Lavrov asks to “cool down the hotheads” at the United Nations. Meanwhile, Tillerson doesn’t rule out Military potential in dealing with DPRK.
The UN Security Council met yesterday for a high-level exchange of remarks regarding nonproliferation of nuclear weapons. The idea of nonproliferation is simple: cease the spread of nuclear weapons, fissionable material, and weapons-applicable nuclear technology and information to nations not recognized as “Nuclear Weapon States” by the Treaty on the Non-Proliferation of Nuclear Weapons. Though the agenda did not call for it, the DPRK was subject to a number of specific remarks, particularly from representatives from The Republic of Korea (South Korea) and The United States, as the country hasn’t observed any of the resolutions made by the United Nations Security Council.
United States Secretary of State Rex Tillerson noted the tendency of terrorism to be the most concerning and localized risk today, but the world nears “complacency” in terms of preparation for a nuclear attack due to its apparent subjecting to pop culture fodder and vintage character. He’s right: while progress at the United Nations in terms of the number of treaties relating to nuclear concern has been well-received and frequently paraded for many years, non-signatories can technically continue their nuclear ambitions, regardless of the treaties and agreements that might exist. Tillerson noted: “Acquiring nuclear weapons does not gain anyone prestige or added respect” and that the current nuclear powers must commit to keeping nuclear weapons out of the hands of “irresponsible” countries.
Tillerson very aggressively praised Kazakstan and Ukraine for their respective decisions to cease their maintenance of nuclear weapons. Nations that seek or continue to support nuclear programs propose that their desire is hinged on the search for security but, according to Tillerson, it’s actually a coercing mechanism and unfair approach. It is threatening to neighboring states. There’s no question that nuclear weapons are a global, transnational concern.
DPRK joined the nonproliferation agreement but exited in 2003, making major movements in terms of nuclear proliferation, including countless announced and unannounced nuclear tests. Because of that exit, Tillerson indicated that “North Korea has shunned the international community.”
Military Intervention in DPRK
Regarding DPRK specifically, Tillerson, speaking to the Security Council, did not rule out military potential in the interest of achieving the goal of nuclear nonproliferation, reinforcing a recent string of military appeals by a variety of US officials.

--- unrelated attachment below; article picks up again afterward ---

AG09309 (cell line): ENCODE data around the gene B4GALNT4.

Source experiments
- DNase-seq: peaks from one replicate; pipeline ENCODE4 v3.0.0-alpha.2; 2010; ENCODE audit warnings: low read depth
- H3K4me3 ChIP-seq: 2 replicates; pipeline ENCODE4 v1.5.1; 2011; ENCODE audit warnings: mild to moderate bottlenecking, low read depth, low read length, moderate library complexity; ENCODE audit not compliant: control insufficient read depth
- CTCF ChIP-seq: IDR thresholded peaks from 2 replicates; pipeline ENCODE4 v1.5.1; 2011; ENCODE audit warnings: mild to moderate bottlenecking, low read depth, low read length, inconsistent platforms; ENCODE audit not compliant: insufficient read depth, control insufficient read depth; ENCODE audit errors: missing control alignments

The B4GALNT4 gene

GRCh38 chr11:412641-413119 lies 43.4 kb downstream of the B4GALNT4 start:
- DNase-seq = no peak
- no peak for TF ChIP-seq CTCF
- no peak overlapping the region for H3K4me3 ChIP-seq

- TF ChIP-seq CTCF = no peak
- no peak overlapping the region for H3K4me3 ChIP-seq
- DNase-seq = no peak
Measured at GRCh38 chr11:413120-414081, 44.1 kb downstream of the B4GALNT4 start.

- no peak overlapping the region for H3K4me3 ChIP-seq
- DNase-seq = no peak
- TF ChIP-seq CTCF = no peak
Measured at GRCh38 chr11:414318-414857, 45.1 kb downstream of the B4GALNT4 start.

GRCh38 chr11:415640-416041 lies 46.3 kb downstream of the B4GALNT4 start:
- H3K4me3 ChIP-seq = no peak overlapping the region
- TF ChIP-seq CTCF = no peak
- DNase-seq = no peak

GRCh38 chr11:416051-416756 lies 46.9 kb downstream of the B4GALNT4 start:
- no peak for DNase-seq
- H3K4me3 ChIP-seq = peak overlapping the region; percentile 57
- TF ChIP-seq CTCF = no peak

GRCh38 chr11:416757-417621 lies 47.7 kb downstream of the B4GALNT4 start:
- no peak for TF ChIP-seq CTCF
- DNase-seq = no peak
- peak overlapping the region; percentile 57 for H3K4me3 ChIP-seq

During the UN General Assembly speech by President Trump, it wasn’t the “Rocket Man” or “…we will have no choice but to totally destroy North Korea” lines that were the most interesting. Rather, it was a subtle note made early in the speech: “It has just been announced that we will be spending almost $700 billion on our military and defense. Our military will soon be the strongest it has ever been.” That’s in addition to recent remarks by United States Ambassador to United Nations Nikki Haley (“Begging for war”) and public threats by President Donald Trump via tweets and the inflammatory United Nations General Assembly speech. With Tillerson’s remarks at the Security Council, the administration seems to be seriously ramping up a potential for military involvement in the DPRK if other means of de-escalation and nuclear nonproliferation measures continue to not work.
In stark contrast to Tillerson’s considerations at the Security Council yesterday, Russian Foreign Minister Sergey Lavrov made an effort to persuade a more diplomatic approach to DPRK and a separate press conference. He implored, with some degree of exasperation, speaking to both United States and DPRK leadership, that we “cool down the hotheads” and move forward with a diplomatic approach. Its to be seen whether he gets his way in this regard. Fortunately, the UN has been a productive venue for the discussions, Lavrov citing the potential of a “neutral European country” to serve as a mediator in the discussions.